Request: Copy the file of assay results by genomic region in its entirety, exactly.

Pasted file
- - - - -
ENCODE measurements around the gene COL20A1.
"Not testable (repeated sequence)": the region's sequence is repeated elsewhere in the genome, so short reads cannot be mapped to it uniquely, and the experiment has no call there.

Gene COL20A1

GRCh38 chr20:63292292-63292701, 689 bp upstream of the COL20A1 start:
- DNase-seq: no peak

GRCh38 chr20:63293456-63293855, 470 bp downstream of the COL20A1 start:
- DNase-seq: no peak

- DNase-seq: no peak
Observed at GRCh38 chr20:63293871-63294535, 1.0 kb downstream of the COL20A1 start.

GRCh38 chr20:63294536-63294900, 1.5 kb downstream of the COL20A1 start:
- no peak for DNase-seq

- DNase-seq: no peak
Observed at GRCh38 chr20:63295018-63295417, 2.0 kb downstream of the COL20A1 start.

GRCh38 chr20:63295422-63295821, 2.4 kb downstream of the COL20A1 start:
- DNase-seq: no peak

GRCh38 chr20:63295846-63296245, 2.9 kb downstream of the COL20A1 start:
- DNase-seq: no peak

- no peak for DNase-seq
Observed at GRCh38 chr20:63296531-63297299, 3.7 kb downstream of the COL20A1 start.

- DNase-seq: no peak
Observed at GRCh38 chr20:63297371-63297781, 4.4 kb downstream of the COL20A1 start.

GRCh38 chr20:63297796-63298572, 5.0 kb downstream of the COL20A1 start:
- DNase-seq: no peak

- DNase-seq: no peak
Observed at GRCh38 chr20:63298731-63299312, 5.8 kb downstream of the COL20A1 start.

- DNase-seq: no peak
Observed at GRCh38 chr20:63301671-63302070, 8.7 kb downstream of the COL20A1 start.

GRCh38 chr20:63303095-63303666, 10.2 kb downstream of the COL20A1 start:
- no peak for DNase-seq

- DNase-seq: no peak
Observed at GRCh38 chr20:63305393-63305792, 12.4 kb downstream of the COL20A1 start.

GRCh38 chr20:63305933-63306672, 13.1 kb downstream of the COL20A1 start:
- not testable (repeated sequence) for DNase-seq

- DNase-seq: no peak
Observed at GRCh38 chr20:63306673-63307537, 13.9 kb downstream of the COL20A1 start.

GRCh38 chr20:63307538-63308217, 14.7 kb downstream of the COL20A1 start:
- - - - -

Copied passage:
ENCODE measurements around the gene COL20A1.
"Not testable (repeated sequence)": the region's sequence is repeated elsewhere in the genome, so short reads cannot be mapped to it uniquely, and the experiment has no call there.

Gene COL20A1

GRCh38 chr20:63292292-63292701, 689 bp upstream of the COL20A1 start:
- DNase-seq: no peak

GRCh38 chr20:63293456-63293855, 470 bp downstream of the COL20A1 start:
- DNase-seq: no peak

- DNase-seq: no peak
Observed at GRCh38 chr20:63293871-63294535, 1.0 kb downstream of the COL20A1 start.

GRCh38 chr20:63294536-63294900, 1.5 kb downstream of the COL20A1 start:
- no peak for DNase-seq

- DNase-seq: no peak
Observed at GRCh38 chr20:63295018-63295417, 2.0 kb downstream of the COL20A1 start.

GRCh38 chr20:63295422-63295821, 2.4 kb downstream of the COL20A1 start:
- DNase-seq: no peak

GRCh38 chr20:63295846-63296245, 2.9 kb downstream of the COL20A1 start:
- DNase-seq: no peak

- no peak for DNase-seq
Observed at GRCh38 chr20:63296531-63297299, 3.7 kb downstream of the COL20A1 start.

- DNase-seq: no peak
Observed at GRCh38 chr20:63297371-63297781, 4.4 kb downstream of the COL20A1 start.

GRCh38 chr20:63297796-63298572, 5.0 kb downstream of the COL20A1 start:
- DNase-seq: no peak

- DNase-seq: no peak
Observed at GRCh38 chr20:63298731-63299312, 5.8 kb downstream of the COL20A1 start.

- DNase-seq: no peak
Observed at GRCh38 chr20:63301671-63302070, 8.7 kb downstream of the COL20A1 start.

GRCh38 chr20:63303095-63303666, 10.2 kb downstream of the COL20A1 start:
- no peak for DNase-seq

- DNase-seq: no peak
Observed at GRCh38 chr20:63305393-63305792, 12.4 kb downstream of the COL20A1 start.

GRCh38 chr20:63305933-63306672, 13.1 kb downstream of the COL20A1 start:
- not testable (repeated sequence) for DNase-seq

- DNase-seq: no peak
Observed at GRCh38 chr20:63306673-63307537, 13.9 kb downstream of the COL20A1 start.

GRCh38 chr20:63307538-63308217, 14.7 kb downstream of the COL20A1 start: